The health of Indian women is intrinsically linked to their status in society. The Indian constitution grants women equal rights with men, but strong patriarchal traditions persist, with women’s lives shaped by customs that are centuries old. The fact that the typical female advantage in life expectancy is not seen in India suggests there are systematic problems with women’s health.

A factor that contributes to India’s high maternal mortality rate is the reluctance to seek medical care for pregnancy. The estimates nationwide are that only 40-50 percent of women receive any antenatal care. It is estimated that pregnancy-related deaths account for one-quarter of all fatalities among women aged 15 to 29, with well over two-thirds of them considered preventable. For every maternal death in India, an estimated 20 more women suffer from impaired health.

Research has shown that numerous pregnancies and closely spaced births erode a mother’s nutritional status, which can negatively affect the pregnancy outcome (e.g. premature births or low birth-weight babies). Mothers also suffer various increased health risks.

Even though India has a long history of activism for women’s welfare and rights, and women’s economic rights are well within public debate. Yet, India has ample room for improvement in the area of reproductive rights and choice of bearing a child. The government has launched a range of programs to increase economic opportunities for women. Nonetheless, there appear to be no existing programs to address the cultural and traditional discrimination against women that leads to her abject conditions. There is still a reticence to accept women’s right to choose methods that she considers safe and convenient and help her decide birth of her child. Though strides have been made for reproductive rights, there is still a great deal to be done insofar as reproductive justice.
Since 1970, the use of modern contraceptive methods has risen from 10 percent to 40 percent, yet with great variance between northern and southern India. The most striking aspect of contraceptive use in India is the predominance of sterilization. There have also been programs designed to motivate and inform couples, as well as programs aimed at making services more accessible to couples. This represents important tools of government and private sector agencies concerned with improving maternal and child health. The fact still remains, however, that female sterilization is the main form of contraception in India; over two thirds of the married women using contraception have been sterilized, which accounts for more than 85 percent of total modern contraception use. Further, female sterilization accounts for 90 percent of all sterilizations. This indicates that women overwhelmingly carry the responsibility of reproduction. With a lack of ability to choose from even among such few choices, this responsibility easily becomes a burden.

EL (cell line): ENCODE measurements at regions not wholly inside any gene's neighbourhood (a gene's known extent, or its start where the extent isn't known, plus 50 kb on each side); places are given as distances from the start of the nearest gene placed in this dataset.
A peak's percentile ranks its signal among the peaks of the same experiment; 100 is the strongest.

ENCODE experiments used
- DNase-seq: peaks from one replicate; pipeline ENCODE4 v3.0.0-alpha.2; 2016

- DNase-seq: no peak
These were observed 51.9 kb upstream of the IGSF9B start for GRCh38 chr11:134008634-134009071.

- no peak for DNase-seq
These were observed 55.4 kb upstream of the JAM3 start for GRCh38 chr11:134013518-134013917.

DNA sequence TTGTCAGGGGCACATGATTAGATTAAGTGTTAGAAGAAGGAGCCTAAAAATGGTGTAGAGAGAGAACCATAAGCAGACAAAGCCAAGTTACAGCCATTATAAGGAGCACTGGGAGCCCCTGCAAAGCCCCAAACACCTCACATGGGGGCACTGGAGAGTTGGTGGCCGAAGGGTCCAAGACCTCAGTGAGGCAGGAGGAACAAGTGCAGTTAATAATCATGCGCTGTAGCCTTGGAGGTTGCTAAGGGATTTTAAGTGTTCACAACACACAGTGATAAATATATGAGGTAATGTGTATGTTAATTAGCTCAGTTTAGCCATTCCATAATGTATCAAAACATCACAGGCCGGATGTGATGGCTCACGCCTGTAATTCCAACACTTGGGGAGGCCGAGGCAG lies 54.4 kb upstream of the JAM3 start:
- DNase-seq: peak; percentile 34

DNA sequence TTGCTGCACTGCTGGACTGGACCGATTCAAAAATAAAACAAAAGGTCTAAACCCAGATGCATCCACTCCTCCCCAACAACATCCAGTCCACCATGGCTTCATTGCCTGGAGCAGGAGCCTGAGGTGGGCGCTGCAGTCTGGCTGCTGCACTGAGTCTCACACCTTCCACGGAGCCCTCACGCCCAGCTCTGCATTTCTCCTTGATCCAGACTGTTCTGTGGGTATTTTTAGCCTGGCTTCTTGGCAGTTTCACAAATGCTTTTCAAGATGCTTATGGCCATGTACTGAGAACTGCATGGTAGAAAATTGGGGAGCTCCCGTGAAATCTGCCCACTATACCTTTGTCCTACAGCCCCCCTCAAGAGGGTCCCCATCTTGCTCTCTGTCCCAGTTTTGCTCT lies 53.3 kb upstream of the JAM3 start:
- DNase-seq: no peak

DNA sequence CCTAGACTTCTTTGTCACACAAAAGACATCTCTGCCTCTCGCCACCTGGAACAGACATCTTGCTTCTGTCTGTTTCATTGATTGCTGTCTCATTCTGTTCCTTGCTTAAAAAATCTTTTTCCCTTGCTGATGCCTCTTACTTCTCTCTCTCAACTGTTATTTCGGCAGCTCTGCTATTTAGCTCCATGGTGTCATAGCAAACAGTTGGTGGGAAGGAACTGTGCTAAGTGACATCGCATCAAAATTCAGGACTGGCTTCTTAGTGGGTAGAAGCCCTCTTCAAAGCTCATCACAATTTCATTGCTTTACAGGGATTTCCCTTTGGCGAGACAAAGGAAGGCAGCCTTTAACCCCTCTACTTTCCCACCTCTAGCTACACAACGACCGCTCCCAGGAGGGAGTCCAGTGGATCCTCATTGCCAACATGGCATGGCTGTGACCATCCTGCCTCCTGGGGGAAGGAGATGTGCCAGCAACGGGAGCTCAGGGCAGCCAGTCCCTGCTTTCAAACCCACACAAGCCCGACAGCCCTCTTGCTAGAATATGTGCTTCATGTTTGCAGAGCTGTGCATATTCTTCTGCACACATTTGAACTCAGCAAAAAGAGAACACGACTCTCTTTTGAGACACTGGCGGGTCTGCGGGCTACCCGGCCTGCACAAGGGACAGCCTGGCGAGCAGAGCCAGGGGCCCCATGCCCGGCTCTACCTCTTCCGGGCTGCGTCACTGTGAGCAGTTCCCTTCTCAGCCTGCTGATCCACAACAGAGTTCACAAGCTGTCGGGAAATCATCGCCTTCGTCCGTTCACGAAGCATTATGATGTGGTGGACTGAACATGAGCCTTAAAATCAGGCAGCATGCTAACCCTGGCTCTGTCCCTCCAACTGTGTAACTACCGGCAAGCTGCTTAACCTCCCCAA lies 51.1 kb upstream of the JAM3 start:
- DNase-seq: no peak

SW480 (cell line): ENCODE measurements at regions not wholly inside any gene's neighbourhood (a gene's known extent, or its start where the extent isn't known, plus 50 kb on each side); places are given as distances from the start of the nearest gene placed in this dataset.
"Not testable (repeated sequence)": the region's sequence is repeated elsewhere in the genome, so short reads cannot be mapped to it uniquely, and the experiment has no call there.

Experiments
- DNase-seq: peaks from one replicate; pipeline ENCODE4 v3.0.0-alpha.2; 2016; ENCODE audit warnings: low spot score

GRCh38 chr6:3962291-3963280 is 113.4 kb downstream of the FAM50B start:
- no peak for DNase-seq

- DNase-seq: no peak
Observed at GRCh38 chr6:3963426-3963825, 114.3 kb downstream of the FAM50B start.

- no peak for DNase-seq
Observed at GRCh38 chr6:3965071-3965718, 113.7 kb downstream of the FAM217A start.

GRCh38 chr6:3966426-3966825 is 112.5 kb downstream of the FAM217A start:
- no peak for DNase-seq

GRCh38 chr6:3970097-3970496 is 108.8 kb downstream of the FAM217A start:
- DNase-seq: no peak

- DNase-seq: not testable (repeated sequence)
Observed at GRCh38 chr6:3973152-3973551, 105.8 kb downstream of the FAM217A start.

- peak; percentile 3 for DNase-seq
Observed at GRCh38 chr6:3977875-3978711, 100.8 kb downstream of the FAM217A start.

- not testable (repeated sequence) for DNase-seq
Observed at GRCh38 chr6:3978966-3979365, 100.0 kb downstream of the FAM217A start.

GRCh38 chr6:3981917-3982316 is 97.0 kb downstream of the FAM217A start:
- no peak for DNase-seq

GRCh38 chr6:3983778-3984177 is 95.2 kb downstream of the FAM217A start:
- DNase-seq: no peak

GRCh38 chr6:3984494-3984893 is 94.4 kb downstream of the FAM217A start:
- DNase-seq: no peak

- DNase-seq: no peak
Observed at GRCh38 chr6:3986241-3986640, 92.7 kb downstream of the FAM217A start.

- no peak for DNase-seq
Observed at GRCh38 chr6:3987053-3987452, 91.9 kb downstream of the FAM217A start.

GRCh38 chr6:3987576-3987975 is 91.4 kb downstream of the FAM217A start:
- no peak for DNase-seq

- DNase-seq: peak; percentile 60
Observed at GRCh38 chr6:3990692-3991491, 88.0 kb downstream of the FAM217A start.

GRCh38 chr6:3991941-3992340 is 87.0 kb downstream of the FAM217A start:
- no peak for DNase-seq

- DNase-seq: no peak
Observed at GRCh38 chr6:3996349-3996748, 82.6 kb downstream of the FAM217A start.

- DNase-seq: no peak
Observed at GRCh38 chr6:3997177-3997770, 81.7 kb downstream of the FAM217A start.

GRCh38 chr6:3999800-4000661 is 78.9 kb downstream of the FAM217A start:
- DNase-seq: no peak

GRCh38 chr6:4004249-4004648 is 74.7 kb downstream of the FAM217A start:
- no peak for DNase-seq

Unwanted pregnancies terminated by unsafe abortions also negatively impact women’s health. Reducing fertility is an important element in improving the overall health of Indian women. Increasing the use of contraceptives is one way to manage fertility. While the knowledge of contraceptive methods is nearly universal in India, only 36 percent of married women aged 13 to 49 currently use a modern form of contraception.

Contraception Use
Actual use of contraception may be considered a function of:

(1) Interest or motivation in delaying, spacing, or limiting childbearing
(2) Accessibility of contraceptive services to a specific population.

Just and effective access may, in turn, be defined as:

(1) Awareness or knowledge and information of sources of contraceptive methods and other services
(2) Proximity to one or more sources of those services
(3) The extent to which other constraints exist that limit utilization of those services. Such constraints may include the cost of contraception, social barriers, and the quality of services available

The overall poor quality or inaccessibility of reproductive health services harms women’s health. Despite a large increase in the number of women using contraceptives and limiting their fertility, there is still an unmet need for contraceptives in India. Nearly 20 percent of married women in India want to either delay their next birth or have no more children. Most of the unmet need among younger women is for spacing births rather than limiting. This implies a great need for long-term spacing, non-terminal methods. Fortunately, there are a plentitude of available options such as: Oral pills (both low dose combined oral contraceptives and progestin-only contraceptives), the DMPA injectable contraceptive (meant for mid-term spacing), Norplant implants, Intrauterine Devices (IUD’s), condoms, vaginal creams and spermicides and diaphragm cap.

Misinformation is preventing access to safe and effective methods like injectables (DMPA), implants etc. Right information and counseling can increase a woman’s options and give her the freedom to choose a method that is best suited to the woman’s health needs as well as the couples’ consensual reproductive desires. Education, health care services, job training, as well as access and freedom to use reproductive methods and technologies all contribute to an environment where women can decide and make choice that create a healthy and safe life for herself, her family, and her posterity.

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